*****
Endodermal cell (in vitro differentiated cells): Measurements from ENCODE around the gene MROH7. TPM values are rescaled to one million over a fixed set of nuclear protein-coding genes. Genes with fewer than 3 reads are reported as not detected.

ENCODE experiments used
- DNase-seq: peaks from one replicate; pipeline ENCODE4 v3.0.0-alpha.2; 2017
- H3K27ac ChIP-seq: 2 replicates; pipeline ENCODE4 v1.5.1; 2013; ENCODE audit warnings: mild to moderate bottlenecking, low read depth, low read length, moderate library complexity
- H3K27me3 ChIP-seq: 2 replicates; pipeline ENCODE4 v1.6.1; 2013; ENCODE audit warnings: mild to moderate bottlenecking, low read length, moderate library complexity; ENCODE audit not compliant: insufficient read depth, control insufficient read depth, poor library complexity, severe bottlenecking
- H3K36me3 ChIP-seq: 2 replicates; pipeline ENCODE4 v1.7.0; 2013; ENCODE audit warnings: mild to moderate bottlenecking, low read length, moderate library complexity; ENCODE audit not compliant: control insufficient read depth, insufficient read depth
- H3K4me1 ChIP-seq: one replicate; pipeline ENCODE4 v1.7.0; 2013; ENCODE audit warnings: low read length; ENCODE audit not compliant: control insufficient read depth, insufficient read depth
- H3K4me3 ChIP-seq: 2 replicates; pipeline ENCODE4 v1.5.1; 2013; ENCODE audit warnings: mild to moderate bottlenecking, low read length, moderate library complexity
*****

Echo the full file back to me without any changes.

Endodermal cell (in vitro differentiated cells): Measurements from ENCODE around the gene MROH7. TPM values are rescaled to one million over a fixed set of nuclear protein-coding genes. Genes with fewer than 3 reads are reported as not detected.

ENCODE experiments used
- DNase-seq: peaks from one replicate; pipeline ENCODE4 v3.0.0-alpha.2; 2017
- H3K27ac ChIP-seq: 2 replicates; pipeline ENCODE4 v1.5.1; 2013; ENCODE audit warnings: mild to moderate bottlenecking, low read depth, low read length, moderate library complexity
- H3K27me3 ChIP-seq: 2 replicates; pipeline ENCODE4 v1.6.1; 2013; ENCODE audit warnings: mild to moderate bottlenecking, low read length, moderate library complexity; ENCODE audit not compliant: insufficient read depth, control insufficient read depth, poor library complexity, severe bottlenecking
- H3K36me3 ChIP-seq: 2 replicates; pipeline ENCODE4 v1.7.0; 2013; ENCODE audit warnings: mild to moderate bottlenecking, low read length, moderate library complexity; ENCODE audit not compliant: control insufficient read depth, insufficient read depth
- H3K4me1 ChIP-seq: one replicate; pipeline ENCODE4 v1.7.0; 2013; ENCODE audit warnings: low read length; ENCODE audit not compliant: control insufficient read depth, insufficient read depth
- H3K4me3 ChIP-seq: 2 replicates; pipeline ENCODE4 v1.5.1; 2013; ENCODE audit warnings: mild to moderate bottlenecking, low read length, moderate library complexity